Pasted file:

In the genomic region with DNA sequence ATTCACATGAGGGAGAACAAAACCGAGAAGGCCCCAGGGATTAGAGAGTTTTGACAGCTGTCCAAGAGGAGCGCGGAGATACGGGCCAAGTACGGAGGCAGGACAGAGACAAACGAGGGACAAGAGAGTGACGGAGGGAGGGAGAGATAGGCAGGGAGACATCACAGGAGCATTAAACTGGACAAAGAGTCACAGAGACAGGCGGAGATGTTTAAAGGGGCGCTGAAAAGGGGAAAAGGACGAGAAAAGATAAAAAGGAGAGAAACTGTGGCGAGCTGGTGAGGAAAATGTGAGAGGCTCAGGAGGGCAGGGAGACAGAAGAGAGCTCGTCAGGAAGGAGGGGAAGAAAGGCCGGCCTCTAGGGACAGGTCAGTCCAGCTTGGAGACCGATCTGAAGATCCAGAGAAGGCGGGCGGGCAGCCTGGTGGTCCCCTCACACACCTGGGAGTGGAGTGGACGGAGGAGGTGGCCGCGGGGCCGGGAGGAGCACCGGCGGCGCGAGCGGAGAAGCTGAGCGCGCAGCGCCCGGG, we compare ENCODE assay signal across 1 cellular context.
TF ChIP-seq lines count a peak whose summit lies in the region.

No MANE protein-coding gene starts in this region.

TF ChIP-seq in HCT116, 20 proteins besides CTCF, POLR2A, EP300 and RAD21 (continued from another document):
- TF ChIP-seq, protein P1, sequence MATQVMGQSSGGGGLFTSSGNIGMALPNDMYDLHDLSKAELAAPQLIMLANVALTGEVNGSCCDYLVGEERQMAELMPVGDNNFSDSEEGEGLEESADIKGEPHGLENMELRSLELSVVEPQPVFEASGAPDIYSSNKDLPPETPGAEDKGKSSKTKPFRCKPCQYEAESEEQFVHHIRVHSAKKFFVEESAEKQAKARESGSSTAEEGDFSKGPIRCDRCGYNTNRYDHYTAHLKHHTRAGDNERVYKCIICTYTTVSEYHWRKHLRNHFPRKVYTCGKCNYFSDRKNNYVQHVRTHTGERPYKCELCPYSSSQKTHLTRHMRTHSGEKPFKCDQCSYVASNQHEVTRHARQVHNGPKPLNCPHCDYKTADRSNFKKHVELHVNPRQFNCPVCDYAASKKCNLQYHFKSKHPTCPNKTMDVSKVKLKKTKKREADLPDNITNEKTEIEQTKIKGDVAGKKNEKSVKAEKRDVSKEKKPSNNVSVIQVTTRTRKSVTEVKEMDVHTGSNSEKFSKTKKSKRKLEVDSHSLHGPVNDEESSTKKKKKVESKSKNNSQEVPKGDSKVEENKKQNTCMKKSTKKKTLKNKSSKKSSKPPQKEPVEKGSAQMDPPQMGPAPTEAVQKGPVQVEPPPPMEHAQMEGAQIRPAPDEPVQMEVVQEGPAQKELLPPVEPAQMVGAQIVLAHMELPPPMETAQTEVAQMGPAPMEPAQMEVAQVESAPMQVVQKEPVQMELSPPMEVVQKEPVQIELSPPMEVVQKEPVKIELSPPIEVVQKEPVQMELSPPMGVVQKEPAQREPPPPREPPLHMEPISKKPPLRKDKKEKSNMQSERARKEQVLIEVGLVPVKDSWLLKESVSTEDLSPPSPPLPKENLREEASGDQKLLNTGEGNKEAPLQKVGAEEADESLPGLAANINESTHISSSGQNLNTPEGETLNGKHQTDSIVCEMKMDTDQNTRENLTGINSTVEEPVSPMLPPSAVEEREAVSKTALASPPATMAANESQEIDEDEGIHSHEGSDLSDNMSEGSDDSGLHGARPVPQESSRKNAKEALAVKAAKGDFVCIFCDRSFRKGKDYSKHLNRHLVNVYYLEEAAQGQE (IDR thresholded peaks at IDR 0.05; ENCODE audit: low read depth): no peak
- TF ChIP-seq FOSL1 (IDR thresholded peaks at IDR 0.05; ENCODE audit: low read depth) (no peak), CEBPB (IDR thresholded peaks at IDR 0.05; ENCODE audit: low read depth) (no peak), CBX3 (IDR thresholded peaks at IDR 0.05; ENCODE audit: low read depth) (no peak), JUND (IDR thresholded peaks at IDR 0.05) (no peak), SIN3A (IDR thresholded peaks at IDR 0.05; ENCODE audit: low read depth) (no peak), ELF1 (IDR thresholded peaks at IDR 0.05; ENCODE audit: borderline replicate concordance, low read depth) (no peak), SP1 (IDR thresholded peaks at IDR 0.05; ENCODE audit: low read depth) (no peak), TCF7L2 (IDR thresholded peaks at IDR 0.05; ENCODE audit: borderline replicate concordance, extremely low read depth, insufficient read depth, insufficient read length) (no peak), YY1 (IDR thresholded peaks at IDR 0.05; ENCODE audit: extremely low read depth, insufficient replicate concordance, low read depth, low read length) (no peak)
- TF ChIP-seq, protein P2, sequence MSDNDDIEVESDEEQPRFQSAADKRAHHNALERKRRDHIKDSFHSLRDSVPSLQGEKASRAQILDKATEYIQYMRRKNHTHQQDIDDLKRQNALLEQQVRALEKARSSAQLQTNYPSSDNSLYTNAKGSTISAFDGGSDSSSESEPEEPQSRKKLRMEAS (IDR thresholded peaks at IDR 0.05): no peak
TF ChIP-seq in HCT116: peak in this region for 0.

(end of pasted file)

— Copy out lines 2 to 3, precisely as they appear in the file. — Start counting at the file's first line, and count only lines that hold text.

TF ChIP-seq lines count a peak whose summit lies in the region.

No MANE protein-coding gene starts in this region.